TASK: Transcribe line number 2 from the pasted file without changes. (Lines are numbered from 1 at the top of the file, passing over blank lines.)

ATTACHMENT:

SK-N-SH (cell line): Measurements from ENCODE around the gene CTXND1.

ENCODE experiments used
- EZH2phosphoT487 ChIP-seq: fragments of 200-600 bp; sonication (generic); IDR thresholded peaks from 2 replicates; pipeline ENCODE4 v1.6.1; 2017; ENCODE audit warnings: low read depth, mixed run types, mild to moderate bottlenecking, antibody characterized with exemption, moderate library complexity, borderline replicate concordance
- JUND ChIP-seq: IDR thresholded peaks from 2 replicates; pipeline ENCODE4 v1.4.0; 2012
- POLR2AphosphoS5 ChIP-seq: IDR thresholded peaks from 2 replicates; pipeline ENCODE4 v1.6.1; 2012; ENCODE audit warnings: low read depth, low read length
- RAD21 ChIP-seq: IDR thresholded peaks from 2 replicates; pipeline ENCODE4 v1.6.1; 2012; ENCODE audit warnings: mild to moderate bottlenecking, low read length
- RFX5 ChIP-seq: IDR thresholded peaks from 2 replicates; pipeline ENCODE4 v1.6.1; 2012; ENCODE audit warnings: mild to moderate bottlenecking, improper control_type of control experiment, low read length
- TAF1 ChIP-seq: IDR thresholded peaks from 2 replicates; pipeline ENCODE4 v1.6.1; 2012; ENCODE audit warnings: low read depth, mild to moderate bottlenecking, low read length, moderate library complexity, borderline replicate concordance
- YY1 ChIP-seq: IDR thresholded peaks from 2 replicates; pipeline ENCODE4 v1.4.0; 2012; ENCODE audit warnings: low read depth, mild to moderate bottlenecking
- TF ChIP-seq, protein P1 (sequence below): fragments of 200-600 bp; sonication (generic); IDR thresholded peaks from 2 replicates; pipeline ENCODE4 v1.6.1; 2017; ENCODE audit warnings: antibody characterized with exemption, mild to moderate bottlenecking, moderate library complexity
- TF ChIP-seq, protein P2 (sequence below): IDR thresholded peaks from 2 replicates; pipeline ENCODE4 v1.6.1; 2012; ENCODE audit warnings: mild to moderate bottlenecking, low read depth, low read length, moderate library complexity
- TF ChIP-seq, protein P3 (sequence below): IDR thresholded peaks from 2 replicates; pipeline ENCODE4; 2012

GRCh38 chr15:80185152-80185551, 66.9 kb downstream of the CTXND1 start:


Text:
ENCODE experiments used